To employ a successful One Health approach, public health leaders must develop and implement surveillance and reporting infrastructure to capture epidemiologic data. For example, a country can bring together disease surveillance by human, animal, and environmental health departments, resulting in evidence-based datasets that help shape response strategy options for public health threats. By encouraging the sharing of data and responsibility among key stakeholders, networks of expertise can facilitate innovative solutions at a global scale.
Surveillance systems drive collaborative response
Surveillance systems are critical to detecting and reporting cases of zoonotic diseases in a timely manner to drive collaborative solutions. To create more effective evidence-based health interventions, One Health surveillance systems collect, validate, analyze, interpret, and disseminate information collected on all three sectors.
Along with a consortium of partners, we implement the U.S. Agency for International Development-funded IDDS (Infection Disease Detection and Surveillance) project. This project strengthens public health diagnostic networks and surveillance systems to effectively detect and monitor infectious diseases of public health importance in more than 20 countries in Africa and Asia. Since May 2018, we have had a major impact in those countries by improving diagnostics and surveillance. IDDS is doing its part to bridge the gap between animal and human health systems in 10 countries in Africa and Asia, with a focus on training and helping veterinary laboratories follow international standards for diagnostic testing quality, safety, and efficiency. In 2021, IDDS was key to the development of Uganda’s National Strategy for Coordinated Surveillance of Priority Zoonotic Diseases. The strategy provides practical guidance on data sharing and joint disease outbreak response in Uganda. Read the IDDS 2021 annual report to learn more about the project’s impact.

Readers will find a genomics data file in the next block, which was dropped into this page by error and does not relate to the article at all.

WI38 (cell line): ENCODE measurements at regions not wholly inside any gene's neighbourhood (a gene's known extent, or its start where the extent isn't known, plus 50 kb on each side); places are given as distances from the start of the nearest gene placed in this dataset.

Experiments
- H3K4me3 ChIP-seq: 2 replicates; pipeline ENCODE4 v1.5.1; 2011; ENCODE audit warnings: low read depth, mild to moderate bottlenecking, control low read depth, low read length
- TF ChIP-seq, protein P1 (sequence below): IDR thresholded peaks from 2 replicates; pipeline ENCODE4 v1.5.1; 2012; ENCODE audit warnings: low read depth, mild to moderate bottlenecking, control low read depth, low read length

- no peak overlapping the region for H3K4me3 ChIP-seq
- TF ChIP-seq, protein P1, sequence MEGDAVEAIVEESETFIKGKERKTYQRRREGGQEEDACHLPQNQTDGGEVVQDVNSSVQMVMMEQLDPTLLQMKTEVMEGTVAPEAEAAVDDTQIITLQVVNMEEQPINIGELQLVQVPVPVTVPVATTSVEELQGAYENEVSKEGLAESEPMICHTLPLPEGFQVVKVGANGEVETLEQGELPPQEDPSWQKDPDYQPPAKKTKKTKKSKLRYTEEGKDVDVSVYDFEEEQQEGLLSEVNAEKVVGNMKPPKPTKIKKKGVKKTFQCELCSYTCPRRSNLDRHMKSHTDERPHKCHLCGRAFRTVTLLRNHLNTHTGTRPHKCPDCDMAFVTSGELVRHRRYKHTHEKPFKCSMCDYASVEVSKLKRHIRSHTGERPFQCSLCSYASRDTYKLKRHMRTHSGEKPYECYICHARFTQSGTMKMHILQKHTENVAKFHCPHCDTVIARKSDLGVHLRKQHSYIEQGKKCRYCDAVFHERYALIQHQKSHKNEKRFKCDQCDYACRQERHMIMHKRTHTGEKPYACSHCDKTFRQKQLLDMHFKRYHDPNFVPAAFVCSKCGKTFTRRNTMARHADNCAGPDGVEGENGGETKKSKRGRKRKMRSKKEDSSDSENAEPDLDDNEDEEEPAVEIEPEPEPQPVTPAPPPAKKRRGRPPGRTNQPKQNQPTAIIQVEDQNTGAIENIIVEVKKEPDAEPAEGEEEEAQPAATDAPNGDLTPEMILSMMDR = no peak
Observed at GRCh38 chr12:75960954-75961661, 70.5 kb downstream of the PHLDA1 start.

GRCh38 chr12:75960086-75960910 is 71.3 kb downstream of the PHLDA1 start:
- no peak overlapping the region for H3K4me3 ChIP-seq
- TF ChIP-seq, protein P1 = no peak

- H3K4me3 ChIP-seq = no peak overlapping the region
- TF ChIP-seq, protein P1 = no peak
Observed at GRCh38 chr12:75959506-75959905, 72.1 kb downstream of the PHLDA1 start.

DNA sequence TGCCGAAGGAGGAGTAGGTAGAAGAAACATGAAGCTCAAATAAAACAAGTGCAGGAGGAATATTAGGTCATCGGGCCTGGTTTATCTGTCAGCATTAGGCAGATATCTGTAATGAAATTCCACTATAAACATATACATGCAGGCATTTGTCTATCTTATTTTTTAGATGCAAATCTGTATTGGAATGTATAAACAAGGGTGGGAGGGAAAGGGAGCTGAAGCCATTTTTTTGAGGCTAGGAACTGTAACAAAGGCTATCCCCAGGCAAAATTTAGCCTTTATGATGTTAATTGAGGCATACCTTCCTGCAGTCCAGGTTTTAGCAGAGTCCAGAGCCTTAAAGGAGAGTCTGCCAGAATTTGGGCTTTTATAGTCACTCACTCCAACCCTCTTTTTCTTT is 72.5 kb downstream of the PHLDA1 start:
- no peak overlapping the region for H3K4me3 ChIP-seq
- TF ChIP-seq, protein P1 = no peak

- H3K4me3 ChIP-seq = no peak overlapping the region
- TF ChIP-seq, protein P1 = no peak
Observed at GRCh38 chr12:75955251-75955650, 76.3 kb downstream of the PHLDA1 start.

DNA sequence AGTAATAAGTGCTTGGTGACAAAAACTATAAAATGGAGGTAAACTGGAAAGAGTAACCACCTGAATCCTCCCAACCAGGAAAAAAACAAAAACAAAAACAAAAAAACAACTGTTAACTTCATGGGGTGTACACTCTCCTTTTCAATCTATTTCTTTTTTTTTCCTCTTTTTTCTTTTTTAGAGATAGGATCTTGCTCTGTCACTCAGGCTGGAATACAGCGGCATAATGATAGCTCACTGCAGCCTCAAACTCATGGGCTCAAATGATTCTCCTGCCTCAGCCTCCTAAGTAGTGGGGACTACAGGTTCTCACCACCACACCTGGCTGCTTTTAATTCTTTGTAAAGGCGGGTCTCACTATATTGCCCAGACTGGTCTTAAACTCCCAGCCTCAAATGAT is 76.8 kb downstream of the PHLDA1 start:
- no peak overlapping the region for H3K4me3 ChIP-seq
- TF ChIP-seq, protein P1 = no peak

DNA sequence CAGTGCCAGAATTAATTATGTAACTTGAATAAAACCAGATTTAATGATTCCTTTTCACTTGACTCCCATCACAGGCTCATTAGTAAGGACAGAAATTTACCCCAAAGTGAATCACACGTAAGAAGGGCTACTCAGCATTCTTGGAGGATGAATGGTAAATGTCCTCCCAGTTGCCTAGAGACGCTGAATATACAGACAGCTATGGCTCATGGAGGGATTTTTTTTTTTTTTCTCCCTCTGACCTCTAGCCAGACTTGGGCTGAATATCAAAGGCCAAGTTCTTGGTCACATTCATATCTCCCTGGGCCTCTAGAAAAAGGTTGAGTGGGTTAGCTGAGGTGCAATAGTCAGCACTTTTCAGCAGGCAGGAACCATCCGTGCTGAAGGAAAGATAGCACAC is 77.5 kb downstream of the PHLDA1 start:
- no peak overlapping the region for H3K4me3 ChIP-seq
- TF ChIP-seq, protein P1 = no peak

A critical moment for an interdisciplinary approach
A clear example of the direct linkage between animal, human, and environmental health systems, the COVID-19 pandemic reinforces the immediate need for a One Health approach. The most disruptive pandemic in modern history, understanding this zoonotic disease requires multidisciplinary collaboration.
Applying a One Health lens in responding to the COVID-19 pandemic reinforces key areas such as:
- More integrated surveillance infrastructure and monitoring of infectious diseases in both humans and animals
- Improved collaboration between stakeholders
- Awareness of effective institutional landscapes and regulation of transmission hotspots
- Need for equitable solutions for disproportionate disease burdens on vulnerable populations
According to the World Health Organization, zoonoses are on the rise. In fact, 70% of all current and re-emerging pathogens are zoonotic. To prevent and contain COVID-19 and other zoonotic diseases, developing a comprehensive One Health approach is critical.
Zoonoses—prevalence and risks